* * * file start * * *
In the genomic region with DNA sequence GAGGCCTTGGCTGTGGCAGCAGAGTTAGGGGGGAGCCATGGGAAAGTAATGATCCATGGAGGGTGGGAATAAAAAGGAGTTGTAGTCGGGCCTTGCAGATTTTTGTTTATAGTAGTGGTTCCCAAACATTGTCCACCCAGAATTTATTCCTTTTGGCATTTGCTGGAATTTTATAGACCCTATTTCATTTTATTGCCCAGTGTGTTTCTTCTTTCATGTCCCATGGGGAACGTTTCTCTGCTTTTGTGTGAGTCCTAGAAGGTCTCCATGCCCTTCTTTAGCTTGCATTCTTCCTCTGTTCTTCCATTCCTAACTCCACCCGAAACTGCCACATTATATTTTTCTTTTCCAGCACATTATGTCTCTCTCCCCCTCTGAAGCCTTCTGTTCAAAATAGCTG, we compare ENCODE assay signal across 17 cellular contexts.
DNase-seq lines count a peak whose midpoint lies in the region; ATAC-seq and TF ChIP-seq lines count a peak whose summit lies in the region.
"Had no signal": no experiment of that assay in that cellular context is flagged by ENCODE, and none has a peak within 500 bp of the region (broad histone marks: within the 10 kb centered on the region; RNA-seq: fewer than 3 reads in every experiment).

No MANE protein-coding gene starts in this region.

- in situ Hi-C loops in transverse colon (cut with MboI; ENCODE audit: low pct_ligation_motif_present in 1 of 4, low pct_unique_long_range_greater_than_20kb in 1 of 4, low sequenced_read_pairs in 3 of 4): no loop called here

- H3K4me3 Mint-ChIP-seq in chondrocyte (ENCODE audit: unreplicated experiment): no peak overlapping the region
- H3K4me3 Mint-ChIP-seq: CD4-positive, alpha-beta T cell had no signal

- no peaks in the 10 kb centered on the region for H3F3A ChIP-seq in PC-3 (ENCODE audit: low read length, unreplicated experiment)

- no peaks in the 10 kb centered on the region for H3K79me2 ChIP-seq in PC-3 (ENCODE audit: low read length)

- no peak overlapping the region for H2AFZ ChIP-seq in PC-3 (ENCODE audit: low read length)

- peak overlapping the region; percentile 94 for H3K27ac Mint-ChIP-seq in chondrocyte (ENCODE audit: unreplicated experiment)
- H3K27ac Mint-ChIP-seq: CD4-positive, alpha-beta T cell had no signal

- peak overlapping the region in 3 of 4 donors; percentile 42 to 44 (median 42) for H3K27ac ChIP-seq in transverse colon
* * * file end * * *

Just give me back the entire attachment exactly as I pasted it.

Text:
In the genomic region with DNA sequence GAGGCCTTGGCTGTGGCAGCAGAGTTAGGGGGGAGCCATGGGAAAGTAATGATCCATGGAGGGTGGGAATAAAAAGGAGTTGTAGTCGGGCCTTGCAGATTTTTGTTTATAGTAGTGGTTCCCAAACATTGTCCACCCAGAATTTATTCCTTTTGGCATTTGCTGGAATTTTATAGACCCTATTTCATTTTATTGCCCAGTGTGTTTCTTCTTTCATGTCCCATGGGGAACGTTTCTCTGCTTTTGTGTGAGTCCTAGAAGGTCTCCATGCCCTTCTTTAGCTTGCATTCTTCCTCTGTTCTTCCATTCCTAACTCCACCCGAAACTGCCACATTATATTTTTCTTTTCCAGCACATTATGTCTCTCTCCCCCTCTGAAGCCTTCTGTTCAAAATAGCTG, we compare ENCODE assay signal across 17 cellular contexts.
DNase-seq lines count a peak whose midpoint lies in the region; ATAC-seq and TF ChIP-seq lines count a peak whose summit lies in the region.
"Had no signal": no experiment of that assay in that cellular context is flagged by ENCODE, and none has a peak within 500 bp of the region (broad histone marks: within the 10 kb centered on the region; RNA-seq: fewer than 3 reads in every experiment).

No MANE protein-coding gene starts in this region.

- in situ Hi-C loops in transverse colon (cut with MboI; ENCODE audit: low pct_ligation_motif_present in 1 of 4, low pct_unique_long_range_greater_than_20kb in 1 of 4, low sequenced_read_pairs in 3 of 4): no loop called here

- H3K4me3 Mint-ChIP-seq in chondrocyte (ENCODE audit: unreplicated experiment): no peak overlapping the region
- H3K4me3 Mint-ChIP-seq: CD4-positive, alpha-beta T cell had no signal

- no peaks in the 10 kb centered on the region for H3F3A ChIP-seq in PC-3 (ENCODE audit: low read length, unreplicated experiment)

- no peaks in the 10 kb centered on the region for H3K79me2 ChIP-seq in PC-3 (ENCODE audit: low read length)

- no peak overlapping the region for H2AFZ ChIP-seq in PC-3 (ENCODE audit: low read length)

- peak overlapping the region; percentile 94 for H3K27ac Mint-ChIP-seq in chondrocyte (ENCODE audit: unreplicated experiment)
- H3K27ac Mint-ChIP-seq: CD4-positive, alpha-beta T cell had no signal

- peak overlapping the region in 3 of 4 donors; percentile 42 to 44 (median 42) for H3K27ac ChIP-seq in transverse colon